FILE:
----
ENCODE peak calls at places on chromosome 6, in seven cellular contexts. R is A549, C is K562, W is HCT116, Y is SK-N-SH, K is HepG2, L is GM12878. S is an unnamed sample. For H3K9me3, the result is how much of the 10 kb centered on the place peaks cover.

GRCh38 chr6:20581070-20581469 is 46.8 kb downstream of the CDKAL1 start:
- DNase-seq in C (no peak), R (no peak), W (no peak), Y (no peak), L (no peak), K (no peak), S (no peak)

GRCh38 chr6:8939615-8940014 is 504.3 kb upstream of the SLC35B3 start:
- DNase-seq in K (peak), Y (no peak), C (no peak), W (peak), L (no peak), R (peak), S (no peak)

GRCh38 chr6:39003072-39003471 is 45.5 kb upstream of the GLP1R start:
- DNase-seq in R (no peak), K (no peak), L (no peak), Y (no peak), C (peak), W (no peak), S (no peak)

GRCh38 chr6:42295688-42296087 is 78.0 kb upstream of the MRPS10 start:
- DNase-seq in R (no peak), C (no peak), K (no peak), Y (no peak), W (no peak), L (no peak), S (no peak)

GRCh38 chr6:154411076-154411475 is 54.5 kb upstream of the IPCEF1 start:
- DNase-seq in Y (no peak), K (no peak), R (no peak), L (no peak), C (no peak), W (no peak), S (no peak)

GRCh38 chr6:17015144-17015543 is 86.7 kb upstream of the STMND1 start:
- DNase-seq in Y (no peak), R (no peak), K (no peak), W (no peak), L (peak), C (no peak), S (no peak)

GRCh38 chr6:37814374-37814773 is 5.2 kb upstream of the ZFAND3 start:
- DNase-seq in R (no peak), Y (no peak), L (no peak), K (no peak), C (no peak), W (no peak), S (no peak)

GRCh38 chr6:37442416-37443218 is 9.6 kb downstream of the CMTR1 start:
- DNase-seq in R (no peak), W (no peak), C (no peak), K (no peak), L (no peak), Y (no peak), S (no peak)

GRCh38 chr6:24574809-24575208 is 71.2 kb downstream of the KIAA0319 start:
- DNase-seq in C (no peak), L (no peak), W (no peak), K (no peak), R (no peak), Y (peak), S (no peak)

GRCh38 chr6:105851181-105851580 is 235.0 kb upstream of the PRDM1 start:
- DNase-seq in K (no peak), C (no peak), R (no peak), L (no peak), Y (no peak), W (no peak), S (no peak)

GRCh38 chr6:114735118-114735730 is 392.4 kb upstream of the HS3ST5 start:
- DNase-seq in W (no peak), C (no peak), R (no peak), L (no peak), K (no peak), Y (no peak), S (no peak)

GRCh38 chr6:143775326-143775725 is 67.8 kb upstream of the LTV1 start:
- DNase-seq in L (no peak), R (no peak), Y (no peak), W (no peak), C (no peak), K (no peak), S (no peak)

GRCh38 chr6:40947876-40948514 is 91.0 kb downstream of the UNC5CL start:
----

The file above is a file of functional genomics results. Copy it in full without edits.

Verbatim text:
ENCODE peak calls at places on chromosome 6, in seven cellular contexts. R is A549, C is K562, W is HCT116, Y is SK-N-SH, K is HepG2, L is GM12878. S is an unnamed sample. For H3K9me3, the result is how much of the 10 kb centered on the place peaks cover.

GRCh38 chr6:20581070-20581469 is 46.8 kb downstream of the CDKAL1 start:
- DNase-seq in C (no peak), R (no peak), W (no peak), Y (no peak), L (no peak), K (no peak), S (no peak)

GRCh38 chr6:8939615-8940014 is 504.3 kb upstream of the SLC35B3 start:
- DNase-seq in K (peak), Y (no peak), C (no peak), W (peak), L (no peak), R (peak), S (no peak)

GRCh38 chr6:39003072-39003471 is 45.5 kb upstream of the GLP1R start:
- DNase-seq in R (no peak), K (no peak), L (no peak), Y (no peak), C (peak), W (no peak), S (no peak)

GRCh38 chr6:42295688-42296087 is 78.0 kb upstream of the MRPS10 start:
- DNase-seq in R (no peak), C (no peak), K (no peak), Y (no peak), W (no peak), L (no peak), S (no peak)

GRCh38 chr6:154411076-154411475 is 54.5 kb upstream of the IPCEF1 start:
- DNase-seq in Y (no peak), K (no peak), R (no peak), L (no peak), C (no peak), W (no peak), S (no peak)

GRCh38 chr6:17015144-17015543 is 86.7 kb upstream of the STMND1 start:
- DNase-seq in Y (no peak), R (no peak), K (no peak), W (no peak), L (peak), C (no peak), S (no peak)

GRCh38 chr6:37814374-37814773 is 5.2 kb upstream of the ZFAND3 start:
- DNase-seq in R (no peak), Y (no peak), L (no peak), K (no peak), C (no peak), W (no peak), S (no peak)

GRCh38 chr6:37442416-37443218 is 9.6 kb downstream of the CMTR1 start:
- DNase-seq in R (no peak), W (no peak), C (no peak), K (no peak), L (no peak), Y (no peak), S (no peak)

GRCh38 chr6:24574809-24575208 is 71.2 kb downstream of the KIAA0319 start:
- DNase-seq in C (no peak), L (no peak), W (no peak), K (no peak), R (no peak), Y (peak), S (no peak)

GRCh38 chr6:105851181-105851580 is 235.0 kb upstream of the PRDM1 start:
- DNase-seq in K (no peak), C (no peak), R (no peak), L (no peak), Y (no peak), W (no peak), S (no peak)

GRCh38 chr6:114735118-114735730 is 392.4 kb upstream of the HS3ST5 start:
- DNase-seq in W (no peak), C (no peak), R (no peak), L (no peak), K (no peak), Y (no peak), S (no peak)

GRCh38 chr6:143775326-143775725 is 67.8 kb upstream of the LTV1 start:
- DNase-seq in L (no peak), R (no peak), Y (no peak), W (no peak), C (no peak), K (no peak), S (no peak)

GRCh38 chr6:40947876-40948514 is 91.0 kb downstream of the UNC5CL start: